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In the Media | April 2014

ECB Constancio: Fully Healthy Bank Sector Won't Guarantee Quick Economic Rebound

ECB VP: Euro Zone Faces Problems That Are More Profound Than Just Weakness in the Banking Sector
By Todd Buell and Christopher Lawton

The Wall Street Journal, April 10, 2014. All Rights Reserved.


The euro zone faces problems that are more profound than just weakness in the banking sector and that are harder to address, European Central Bank Vice President Vitor Constancio said Thursday.

In remarks prepared for delivery in Washington, Mr. Constancio said that even if banks in the euro zone could completely erase the damage from the financial crisis, it wouldn't be a guarantee that strong growth and low unemployment would return quickly.

The ECB has placed great emphasis on its assessment of banks' balance sheets, which it is carrying out before becoming the single currency's banking supervisor later this year. It is hoped that the exercise, culminating in a stress test, will force banks to clean up their balance sheets, raise capital, which should put them in a stronger position to lend to the real economy.

But Mr. Constancio said this story line is too simplistic.

Firstly, "bank balance sheets in the euro area have to a large degree already been repaired," he said. Furthermore, he said it was "far from clear that finance is a sufficient condition for jump-starting growth in Europe."

"Even a complete rehabilitation of the euro area's banking system…will not guarantee a quick return to high growth and low unemployment," he added. The euro zone's economy faces numerous issues, he said, that are "are potentially more serious than the damage inflicted by the financial crisis and the subsequent euro area crisis on the euro area banking sector. These issues are also far more difficult to address."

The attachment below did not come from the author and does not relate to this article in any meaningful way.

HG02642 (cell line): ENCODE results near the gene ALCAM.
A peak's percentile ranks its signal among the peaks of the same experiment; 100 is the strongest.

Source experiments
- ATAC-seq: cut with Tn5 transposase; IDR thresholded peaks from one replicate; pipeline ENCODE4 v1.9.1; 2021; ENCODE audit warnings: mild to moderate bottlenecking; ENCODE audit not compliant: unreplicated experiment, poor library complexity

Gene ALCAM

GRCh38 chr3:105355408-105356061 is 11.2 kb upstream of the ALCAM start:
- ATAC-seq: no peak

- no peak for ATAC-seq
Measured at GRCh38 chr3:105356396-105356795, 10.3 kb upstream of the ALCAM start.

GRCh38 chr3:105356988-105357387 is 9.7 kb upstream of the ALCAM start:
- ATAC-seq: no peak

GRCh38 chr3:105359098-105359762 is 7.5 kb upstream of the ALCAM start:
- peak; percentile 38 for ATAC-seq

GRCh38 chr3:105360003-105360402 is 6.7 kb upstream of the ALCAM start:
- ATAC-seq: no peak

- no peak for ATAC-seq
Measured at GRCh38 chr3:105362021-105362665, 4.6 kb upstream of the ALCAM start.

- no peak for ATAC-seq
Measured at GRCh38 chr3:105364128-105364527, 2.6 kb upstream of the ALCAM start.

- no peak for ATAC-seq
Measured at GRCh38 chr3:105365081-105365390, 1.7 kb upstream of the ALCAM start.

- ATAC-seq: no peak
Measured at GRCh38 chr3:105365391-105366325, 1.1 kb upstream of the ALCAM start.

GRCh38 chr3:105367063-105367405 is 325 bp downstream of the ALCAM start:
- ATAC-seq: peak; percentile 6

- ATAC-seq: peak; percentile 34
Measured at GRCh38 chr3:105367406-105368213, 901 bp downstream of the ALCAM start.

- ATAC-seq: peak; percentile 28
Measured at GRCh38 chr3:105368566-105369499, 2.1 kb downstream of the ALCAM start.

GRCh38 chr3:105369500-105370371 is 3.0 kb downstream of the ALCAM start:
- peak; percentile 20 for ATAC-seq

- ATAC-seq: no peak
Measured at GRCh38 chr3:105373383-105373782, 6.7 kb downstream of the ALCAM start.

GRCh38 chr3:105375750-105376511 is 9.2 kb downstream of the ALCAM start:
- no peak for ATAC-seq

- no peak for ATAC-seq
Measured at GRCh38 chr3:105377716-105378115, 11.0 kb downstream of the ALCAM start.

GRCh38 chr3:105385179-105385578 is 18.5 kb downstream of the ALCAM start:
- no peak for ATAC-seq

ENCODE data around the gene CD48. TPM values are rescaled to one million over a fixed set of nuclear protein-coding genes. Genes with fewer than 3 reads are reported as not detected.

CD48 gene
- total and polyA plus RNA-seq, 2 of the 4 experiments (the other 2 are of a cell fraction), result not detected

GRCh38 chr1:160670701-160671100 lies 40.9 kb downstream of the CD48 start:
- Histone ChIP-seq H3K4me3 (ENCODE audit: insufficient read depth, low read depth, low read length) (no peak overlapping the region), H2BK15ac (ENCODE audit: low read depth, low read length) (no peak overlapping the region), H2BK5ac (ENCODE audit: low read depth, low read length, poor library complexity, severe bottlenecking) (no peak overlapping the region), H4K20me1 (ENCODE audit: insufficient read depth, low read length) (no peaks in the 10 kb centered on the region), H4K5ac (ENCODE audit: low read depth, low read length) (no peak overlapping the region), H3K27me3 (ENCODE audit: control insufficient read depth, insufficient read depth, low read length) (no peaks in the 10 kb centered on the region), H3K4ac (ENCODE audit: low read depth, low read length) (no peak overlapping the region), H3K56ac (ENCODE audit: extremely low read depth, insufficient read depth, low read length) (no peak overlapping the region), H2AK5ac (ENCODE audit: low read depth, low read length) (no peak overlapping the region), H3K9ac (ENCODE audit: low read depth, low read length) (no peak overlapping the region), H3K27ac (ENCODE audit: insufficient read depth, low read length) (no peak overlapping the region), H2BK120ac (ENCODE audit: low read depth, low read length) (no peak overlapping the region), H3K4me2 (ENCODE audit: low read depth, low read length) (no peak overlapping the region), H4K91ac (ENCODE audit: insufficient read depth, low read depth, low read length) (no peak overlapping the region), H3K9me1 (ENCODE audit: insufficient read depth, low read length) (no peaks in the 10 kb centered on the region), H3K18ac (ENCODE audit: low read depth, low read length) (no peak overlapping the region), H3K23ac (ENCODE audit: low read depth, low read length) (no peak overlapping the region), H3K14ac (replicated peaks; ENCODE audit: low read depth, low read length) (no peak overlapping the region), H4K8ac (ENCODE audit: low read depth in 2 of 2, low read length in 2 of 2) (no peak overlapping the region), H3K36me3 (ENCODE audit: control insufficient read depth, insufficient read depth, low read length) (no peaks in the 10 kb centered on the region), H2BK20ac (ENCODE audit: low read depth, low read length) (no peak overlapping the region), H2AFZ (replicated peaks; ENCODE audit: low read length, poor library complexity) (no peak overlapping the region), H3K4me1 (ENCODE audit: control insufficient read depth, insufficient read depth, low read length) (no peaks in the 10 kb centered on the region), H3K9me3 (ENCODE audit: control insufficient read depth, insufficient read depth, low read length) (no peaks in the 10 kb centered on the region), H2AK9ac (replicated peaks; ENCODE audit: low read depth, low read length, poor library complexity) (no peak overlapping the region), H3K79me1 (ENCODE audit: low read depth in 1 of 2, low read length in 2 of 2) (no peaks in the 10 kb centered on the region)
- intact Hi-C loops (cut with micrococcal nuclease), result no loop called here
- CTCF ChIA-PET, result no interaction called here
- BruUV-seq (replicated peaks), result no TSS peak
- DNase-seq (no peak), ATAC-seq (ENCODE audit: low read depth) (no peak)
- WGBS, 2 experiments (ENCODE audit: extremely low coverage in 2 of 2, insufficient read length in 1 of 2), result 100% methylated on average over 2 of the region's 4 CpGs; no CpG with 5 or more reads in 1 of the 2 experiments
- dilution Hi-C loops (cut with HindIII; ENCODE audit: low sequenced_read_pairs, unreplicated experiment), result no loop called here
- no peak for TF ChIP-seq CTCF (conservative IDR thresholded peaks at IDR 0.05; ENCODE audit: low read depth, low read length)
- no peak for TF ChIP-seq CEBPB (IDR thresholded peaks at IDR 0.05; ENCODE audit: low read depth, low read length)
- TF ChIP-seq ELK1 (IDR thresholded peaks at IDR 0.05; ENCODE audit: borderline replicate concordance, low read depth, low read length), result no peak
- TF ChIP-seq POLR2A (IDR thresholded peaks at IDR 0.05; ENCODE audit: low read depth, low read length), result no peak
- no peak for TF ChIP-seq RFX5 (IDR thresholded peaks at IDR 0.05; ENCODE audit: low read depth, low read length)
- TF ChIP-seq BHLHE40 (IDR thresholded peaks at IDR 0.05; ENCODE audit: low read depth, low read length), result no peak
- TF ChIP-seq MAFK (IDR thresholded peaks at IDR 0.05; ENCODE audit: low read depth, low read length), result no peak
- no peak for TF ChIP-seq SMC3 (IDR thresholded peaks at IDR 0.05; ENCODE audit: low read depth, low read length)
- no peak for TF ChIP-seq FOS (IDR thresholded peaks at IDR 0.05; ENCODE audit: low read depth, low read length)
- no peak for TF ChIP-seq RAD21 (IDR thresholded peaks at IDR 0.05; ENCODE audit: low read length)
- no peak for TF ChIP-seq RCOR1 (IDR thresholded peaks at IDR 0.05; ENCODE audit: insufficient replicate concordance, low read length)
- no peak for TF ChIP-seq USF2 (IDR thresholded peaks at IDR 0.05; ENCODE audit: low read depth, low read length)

Mr. Constancio mentioned three issues that he called the "chief obstacles" to growth in Europe: the "remarkable" slowdown in emerging markets, the "large" drop in domestic private investment in Europe since the financial crisis, and weak domestic demand.

The last point "is often left out of the public discourse, but micro evidence suggests that it is a problem that cannot be underestimated." He added that survey data suggest that euro-zone firms face problems on the demand side that are more serious than problems coming from bank lending.

Mr. Constancio said that while bank deleveraging "certainly plays an important role in the inadequate current levels of credit supply to the real economy, factors related to the demand side are even more important," he said.

Lending to the private sector has been declining in annual terms for nearly two years in the euro zone and many experts have said that this is a signal of the weakness of the recovery in the currency bloc and a factor that may force the ECB to pump more money into the 18-nation currency bloc.

Mr. Constancio, however, said that a "creditless" recovery is "far from unusual," especially after a financial crisis.

He said that based on current trends, the euro zone faces a future over the medium term of "stable but low growth, with unemployment evolving to lower levels in 15 years as a result of a declining active population."

"Europe has to react swiftly if it wants to avoid a whole generation being wasted and sacrificed," he said.

Turning to monetary policy, he said that while ECB policy will continue "to provide stimulus", the central bank can't be called upon to "do everything." Indeed, "people seem to expect too much from central banks." Rather, governments must accept responsibility to promote investment, increase demand, and implement active labor market policies, he said.

In an apparent reference to Samuel Beckett, Mr. Constancio said that commentators have been "waiting for the Godot of a new wave of technical innovations that will save the day" out of a trap of low growth and low inflation.

"Maybe it will come," he said. "But I am sure that we also need active policies and new economic thinking to deal with the income distribution problems that the coming technology will aggravate as well as the role of finance and demand in monetary economies where it is wrong to try to reduce macroeconomics to narrow real and long-term supply-side considerations, as our present predicament so impressively demonstrates."

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